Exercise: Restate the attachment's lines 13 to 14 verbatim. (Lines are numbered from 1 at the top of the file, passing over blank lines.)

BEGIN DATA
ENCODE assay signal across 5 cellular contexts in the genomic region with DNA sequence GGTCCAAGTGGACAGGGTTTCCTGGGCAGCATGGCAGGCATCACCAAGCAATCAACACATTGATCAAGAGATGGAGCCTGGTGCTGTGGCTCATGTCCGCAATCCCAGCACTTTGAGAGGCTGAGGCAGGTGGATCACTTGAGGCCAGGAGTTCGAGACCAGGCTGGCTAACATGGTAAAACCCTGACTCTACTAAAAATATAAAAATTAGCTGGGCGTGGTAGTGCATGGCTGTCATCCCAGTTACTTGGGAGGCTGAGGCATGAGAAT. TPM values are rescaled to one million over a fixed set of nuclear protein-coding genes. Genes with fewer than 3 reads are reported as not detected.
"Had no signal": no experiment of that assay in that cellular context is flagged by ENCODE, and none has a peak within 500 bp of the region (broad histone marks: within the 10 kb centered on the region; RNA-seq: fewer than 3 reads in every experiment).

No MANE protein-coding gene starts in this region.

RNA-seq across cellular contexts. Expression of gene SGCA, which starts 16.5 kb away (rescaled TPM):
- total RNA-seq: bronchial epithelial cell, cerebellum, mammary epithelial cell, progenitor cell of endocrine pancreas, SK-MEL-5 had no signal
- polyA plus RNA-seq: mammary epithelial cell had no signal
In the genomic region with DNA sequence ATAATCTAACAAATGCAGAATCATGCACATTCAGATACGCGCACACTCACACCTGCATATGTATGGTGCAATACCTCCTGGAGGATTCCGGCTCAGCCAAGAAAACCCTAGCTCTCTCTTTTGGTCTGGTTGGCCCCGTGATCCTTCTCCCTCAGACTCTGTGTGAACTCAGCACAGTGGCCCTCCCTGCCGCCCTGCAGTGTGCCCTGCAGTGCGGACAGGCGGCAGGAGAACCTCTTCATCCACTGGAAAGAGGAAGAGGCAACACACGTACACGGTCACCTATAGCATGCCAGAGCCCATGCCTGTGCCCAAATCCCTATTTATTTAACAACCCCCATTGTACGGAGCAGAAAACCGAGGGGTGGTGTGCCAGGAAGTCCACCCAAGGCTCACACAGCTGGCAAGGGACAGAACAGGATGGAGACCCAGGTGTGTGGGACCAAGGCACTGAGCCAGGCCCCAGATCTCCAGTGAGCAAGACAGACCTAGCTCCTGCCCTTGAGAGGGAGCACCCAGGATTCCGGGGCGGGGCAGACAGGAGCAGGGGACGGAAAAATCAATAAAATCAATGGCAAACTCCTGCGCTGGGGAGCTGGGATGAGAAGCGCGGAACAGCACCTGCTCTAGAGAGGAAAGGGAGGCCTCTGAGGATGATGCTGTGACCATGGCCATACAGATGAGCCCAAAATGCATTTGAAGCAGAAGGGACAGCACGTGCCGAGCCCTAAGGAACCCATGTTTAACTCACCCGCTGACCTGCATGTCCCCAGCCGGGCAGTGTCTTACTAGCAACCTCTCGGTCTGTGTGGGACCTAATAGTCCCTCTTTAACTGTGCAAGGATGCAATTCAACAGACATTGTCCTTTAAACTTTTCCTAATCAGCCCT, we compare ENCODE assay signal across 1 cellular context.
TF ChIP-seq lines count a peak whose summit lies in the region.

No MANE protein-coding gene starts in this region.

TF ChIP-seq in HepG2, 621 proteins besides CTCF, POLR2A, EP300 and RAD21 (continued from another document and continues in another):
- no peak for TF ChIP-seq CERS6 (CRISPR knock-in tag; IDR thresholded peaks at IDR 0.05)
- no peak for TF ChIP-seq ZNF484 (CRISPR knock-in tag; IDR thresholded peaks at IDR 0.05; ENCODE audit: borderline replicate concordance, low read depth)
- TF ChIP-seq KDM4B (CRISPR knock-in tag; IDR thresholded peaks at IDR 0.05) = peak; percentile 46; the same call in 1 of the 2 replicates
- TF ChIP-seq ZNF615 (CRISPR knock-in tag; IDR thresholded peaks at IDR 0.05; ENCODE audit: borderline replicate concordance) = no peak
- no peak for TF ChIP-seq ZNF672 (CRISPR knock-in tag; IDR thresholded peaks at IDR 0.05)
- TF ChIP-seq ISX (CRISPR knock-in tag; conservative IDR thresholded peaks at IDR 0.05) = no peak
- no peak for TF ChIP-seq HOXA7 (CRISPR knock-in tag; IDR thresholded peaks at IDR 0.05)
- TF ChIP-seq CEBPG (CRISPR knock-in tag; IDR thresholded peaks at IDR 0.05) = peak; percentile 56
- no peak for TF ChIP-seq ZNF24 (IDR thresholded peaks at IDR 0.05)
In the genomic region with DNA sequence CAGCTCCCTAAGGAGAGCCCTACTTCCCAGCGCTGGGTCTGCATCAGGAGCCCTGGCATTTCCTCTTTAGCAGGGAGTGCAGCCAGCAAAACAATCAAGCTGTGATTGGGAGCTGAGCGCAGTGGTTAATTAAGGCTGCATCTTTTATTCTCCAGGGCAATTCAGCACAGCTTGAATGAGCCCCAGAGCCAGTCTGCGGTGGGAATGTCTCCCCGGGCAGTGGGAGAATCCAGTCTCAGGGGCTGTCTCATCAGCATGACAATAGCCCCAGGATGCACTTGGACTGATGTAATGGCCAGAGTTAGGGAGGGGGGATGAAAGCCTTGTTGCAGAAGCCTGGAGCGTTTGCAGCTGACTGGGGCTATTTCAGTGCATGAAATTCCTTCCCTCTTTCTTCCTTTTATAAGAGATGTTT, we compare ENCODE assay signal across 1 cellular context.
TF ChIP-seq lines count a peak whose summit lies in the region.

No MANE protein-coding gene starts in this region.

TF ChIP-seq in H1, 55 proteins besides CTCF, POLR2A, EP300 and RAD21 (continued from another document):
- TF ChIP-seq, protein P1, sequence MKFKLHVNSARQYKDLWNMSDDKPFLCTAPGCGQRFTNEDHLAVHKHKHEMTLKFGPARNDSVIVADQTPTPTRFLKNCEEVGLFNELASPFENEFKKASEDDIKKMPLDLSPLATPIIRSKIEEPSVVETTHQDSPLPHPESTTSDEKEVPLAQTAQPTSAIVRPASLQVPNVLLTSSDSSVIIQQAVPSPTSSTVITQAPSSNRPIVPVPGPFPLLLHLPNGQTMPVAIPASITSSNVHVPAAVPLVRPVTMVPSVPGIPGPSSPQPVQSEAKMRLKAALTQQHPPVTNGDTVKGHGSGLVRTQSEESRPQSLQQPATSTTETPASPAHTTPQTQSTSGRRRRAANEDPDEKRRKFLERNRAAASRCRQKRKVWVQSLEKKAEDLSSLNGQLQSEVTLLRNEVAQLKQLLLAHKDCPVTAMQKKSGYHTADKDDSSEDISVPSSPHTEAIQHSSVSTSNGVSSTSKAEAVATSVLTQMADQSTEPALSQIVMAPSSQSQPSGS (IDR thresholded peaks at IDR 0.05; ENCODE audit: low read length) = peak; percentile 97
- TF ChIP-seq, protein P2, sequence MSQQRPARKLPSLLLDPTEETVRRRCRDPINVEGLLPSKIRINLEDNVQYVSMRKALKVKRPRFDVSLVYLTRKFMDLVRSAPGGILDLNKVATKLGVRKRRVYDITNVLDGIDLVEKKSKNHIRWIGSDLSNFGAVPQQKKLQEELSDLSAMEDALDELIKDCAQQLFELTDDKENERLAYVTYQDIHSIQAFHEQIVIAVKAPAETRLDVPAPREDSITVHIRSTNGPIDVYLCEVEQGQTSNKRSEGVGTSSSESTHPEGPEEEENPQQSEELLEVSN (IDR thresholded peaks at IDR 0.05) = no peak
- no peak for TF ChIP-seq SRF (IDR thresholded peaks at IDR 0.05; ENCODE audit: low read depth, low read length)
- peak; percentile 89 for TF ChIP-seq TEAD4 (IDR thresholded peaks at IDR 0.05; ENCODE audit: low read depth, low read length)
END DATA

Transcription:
- TF ChIP-seq KDM4B (CRISPR knock-in tag; IDR thresholded peaks at IDR 0.05) = peak; percentile 46; the same call in 1 of the 2 replicates
- TF ChIP-seq ZNF615 (CRISPR knock-in tag; IDR thresholded peaks at IDR 0.05; ENCODE audit: borderline replicate concordance) = no peak